Bisi Silva (left) and Alitash Kebede
I had barely landed in New York after a 24hour journey from Lagos, but somehow I managed to catch a bad bout of flu. However, this did not stop me fighting fatigue ( from my hectic lagos schedule) and jetlag so as to get up early enough the next morning for an impromptu meeting facilitated by Nigerian artist Bright Eke to meet with gallerist Alitash Kebede. Although I had been reading about her and her gallery in Los Angeles for over a decade I was only introduced to her - electronically - by Bright about 12-18months ago. Therefore, not minding the jetlag, I jumped at the opportunity to meet this intriguing woman . I wanted to hear, learn and take pointers from her story. Wasn't that the reason I was in America, to meet as many of the people I had read about and whose careers I had followed for many years, to meet new ones, to engage in interesting dialogues and in the process to learn as much as possible. As the saying goes, life is one continuous education.
With over 20years experience in the gallery business Alitash has so many stories to share and she darted from one incident to the other experience before I could digest the last one. I was trying to digest not only my sumptuous breakfast, but also the information about how she started the gallery , the invaluable mentorship of art historian Dr. Samella Lewis, her longterm professional and personal relationships with African American greats such as Jacob Lawrence and Romare Bearden as well as speaking about the pros and cons of how to tour exhibition, possible fundraising strategies for CCA,Lagos. We spoke about the necessity for long term support of artists' careers but also how not to burn out early. Alitash now devotes a lot of her time to programmes that take art to children as well as organising one off cultural events and projects. Our conversation moved back and forth on the lack of cultural infrastructure on the continent, the way we can continue to support the arts and especially nurture younger African artists as well as our irritation at the lack of interest from wealthy Africans to provide meaningful support to the visual arts or any arts for that matter. Wow what an inspiration!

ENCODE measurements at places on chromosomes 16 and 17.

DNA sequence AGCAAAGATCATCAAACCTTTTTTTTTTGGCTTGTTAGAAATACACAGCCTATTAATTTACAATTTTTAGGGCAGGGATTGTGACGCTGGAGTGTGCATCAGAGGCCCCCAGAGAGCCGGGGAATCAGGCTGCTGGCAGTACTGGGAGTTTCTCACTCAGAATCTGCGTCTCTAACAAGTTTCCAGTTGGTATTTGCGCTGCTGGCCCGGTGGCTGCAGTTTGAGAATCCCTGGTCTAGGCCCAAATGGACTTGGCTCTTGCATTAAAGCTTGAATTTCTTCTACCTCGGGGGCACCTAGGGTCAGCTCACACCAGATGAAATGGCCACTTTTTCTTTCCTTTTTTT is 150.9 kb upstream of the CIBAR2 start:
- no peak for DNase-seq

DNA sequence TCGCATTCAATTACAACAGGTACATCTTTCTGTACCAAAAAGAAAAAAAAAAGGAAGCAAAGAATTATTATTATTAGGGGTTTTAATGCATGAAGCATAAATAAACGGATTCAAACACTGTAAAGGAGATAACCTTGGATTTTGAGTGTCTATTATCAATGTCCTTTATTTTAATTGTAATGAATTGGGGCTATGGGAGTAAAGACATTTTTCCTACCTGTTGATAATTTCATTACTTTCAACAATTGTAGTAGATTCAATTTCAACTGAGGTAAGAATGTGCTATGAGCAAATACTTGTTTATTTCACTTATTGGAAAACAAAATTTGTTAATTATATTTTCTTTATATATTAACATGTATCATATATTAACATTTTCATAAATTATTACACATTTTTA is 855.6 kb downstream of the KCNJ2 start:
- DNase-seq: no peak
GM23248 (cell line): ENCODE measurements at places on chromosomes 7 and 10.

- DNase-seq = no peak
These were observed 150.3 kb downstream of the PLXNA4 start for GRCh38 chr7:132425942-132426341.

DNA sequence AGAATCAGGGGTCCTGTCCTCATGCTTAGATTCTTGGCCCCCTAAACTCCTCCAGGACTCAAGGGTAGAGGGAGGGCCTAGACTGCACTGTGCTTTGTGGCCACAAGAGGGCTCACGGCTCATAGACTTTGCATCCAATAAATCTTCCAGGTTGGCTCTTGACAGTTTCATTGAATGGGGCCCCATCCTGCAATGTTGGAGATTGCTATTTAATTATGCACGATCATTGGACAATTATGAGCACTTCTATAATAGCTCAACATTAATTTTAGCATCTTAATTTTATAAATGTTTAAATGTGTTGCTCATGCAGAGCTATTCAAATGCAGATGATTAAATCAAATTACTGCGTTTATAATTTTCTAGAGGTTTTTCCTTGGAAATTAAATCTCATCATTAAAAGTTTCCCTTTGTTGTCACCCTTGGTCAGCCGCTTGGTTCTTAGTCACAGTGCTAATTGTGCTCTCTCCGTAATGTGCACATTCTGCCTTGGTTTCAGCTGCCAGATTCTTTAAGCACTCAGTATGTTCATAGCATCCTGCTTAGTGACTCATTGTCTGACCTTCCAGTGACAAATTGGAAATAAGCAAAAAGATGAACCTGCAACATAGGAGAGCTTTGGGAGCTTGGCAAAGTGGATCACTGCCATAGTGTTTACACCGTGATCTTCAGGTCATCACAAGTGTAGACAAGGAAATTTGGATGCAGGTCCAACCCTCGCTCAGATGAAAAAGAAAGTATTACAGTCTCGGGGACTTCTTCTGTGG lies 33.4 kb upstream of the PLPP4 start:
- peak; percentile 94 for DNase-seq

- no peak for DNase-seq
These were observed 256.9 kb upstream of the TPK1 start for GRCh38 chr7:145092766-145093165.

Alitash said she had been following our work at CCA,Lagos and appreciated very much our efforts in a challenging environment. She could not hide her emotion at this fortuitous meeting, leaving me momentarily lost for words. (and thinking we are not on Oprah, are we?) Ah mean this is America! It was an incredible moment spent with such a generous, beautiful woman. As we parted, I felt sad but I know our paths will cross again soon. I couldn't have wished for a sweeter beginning to the journey ahead.